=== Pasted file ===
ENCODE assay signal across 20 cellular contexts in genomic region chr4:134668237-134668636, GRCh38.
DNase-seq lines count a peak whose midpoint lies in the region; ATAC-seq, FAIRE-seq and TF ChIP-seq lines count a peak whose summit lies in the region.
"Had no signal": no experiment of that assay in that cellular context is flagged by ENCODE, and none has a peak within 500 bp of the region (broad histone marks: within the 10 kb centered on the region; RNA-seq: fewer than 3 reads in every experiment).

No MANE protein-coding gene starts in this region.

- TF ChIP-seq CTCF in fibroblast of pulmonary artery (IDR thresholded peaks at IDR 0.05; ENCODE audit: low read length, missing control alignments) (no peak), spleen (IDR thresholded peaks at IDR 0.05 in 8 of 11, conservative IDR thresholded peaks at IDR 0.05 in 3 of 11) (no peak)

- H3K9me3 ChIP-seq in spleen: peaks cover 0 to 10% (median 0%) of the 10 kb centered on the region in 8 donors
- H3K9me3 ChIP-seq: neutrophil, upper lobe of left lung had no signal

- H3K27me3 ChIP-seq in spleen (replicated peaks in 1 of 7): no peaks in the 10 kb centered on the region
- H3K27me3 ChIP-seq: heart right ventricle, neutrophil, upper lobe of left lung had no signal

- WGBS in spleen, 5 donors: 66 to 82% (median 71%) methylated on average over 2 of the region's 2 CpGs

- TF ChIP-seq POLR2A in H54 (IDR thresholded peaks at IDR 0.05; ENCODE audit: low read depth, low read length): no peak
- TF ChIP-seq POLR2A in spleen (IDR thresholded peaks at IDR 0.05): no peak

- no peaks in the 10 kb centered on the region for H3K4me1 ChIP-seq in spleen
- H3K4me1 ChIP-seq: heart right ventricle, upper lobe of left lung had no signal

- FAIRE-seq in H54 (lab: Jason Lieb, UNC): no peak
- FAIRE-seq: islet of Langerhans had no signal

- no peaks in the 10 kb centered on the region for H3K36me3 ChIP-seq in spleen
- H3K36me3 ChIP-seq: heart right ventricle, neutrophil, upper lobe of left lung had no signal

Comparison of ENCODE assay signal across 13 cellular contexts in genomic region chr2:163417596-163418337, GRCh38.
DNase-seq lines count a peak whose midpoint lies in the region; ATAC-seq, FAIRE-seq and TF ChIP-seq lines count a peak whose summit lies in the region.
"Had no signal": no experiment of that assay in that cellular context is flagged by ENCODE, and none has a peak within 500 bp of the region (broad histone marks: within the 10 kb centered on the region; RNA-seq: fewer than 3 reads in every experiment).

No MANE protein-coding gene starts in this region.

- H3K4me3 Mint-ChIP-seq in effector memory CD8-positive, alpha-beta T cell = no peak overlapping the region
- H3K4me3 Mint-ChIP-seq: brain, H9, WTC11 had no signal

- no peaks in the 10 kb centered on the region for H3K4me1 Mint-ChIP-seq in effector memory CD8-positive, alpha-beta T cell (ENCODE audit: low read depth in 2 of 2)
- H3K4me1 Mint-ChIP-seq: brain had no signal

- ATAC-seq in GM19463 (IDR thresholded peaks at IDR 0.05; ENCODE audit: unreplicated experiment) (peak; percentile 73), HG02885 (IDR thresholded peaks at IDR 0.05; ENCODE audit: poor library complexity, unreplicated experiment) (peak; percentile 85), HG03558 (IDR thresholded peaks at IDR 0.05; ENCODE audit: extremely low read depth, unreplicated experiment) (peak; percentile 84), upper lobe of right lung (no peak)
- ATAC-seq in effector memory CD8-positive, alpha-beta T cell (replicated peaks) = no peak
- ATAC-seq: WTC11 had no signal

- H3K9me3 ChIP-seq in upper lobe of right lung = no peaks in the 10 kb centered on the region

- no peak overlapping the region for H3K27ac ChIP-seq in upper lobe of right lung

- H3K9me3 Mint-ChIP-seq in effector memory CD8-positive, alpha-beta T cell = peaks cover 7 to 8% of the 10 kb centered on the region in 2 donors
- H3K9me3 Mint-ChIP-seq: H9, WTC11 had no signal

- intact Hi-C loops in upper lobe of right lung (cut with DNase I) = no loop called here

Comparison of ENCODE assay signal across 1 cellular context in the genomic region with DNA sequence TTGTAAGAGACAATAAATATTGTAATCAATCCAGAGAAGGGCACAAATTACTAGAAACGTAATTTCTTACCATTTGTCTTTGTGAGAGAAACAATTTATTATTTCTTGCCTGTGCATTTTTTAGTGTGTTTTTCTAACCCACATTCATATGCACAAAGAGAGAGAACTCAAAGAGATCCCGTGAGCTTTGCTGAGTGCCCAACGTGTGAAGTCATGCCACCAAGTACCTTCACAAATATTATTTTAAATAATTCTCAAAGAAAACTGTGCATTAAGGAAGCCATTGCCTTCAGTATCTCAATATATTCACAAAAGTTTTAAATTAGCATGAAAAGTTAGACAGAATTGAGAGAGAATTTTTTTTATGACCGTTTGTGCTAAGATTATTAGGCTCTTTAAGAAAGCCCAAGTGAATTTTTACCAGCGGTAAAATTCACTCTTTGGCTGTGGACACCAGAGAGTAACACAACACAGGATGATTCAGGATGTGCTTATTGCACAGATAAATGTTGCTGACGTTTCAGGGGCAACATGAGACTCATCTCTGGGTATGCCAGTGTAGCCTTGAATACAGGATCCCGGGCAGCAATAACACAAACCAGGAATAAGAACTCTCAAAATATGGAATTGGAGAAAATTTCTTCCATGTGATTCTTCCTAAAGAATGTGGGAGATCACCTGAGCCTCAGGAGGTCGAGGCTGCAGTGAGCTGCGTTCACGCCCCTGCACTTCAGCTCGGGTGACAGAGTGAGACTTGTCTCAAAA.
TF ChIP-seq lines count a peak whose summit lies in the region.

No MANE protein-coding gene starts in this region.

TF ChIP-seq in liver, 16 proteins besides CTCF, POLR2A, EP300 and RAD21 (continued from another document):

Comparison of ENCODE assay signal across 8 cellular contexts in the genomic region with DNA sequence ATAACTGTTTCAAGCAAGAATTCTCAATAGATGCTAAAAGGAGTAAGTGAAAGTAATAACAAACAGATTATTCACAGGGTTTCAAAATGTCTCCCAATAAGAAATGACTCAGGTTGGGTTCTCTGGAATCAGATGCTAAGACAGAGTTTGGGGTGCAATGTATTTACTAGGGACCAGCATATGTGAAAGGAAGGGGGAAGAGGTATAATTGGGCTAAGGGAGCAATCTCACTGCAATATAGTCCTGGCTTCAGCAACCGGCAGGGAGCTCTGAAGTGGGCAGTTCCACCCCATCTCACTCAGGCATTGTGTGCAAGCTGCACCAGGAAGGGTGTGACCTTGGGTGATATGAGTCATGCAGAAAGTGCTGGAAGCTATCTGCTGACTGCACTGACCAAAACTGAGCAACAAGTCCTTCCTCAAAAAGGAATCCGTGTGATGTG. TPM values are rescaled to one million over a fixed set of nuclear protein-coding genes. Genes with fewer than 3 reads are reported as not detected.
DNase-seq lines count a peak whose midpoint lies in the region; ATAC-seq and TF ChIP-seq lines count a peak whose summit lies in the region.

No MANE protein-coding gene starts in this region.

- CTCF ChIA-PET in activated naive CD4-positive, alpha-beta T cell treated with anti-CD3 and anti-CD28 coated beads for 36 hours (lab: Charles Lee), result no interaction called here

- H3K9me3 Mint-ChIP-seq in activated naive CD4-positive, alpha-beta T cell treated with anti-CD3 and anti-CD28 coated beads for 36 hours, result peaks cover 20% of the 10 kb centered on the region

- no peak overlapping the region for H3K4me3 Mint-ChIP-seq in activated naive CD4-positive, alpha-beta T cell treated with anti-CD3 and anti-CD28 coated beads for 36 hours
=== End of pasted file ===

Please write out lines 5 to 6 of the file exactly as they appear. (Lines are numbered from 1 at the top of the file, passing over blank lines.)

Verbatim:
- TF ChIP-seq CTCF in fibroblast of pulmonary artery (IDR thresholded peaks at IDR 0.05; ENCODE audit: low read length, missing control alignments) (no peak), spleen (IDR thresholded peaks at IDR 0.05 in 8 of 11, conservative IDR thresholded peaks at IDR 0.05 in 3 of 11) (no peak)

- H3K9me3 ChIP-seq in spleen: peaks cover 0 to 10% (median 0%) of the 10 kb centered on the region in 8 donors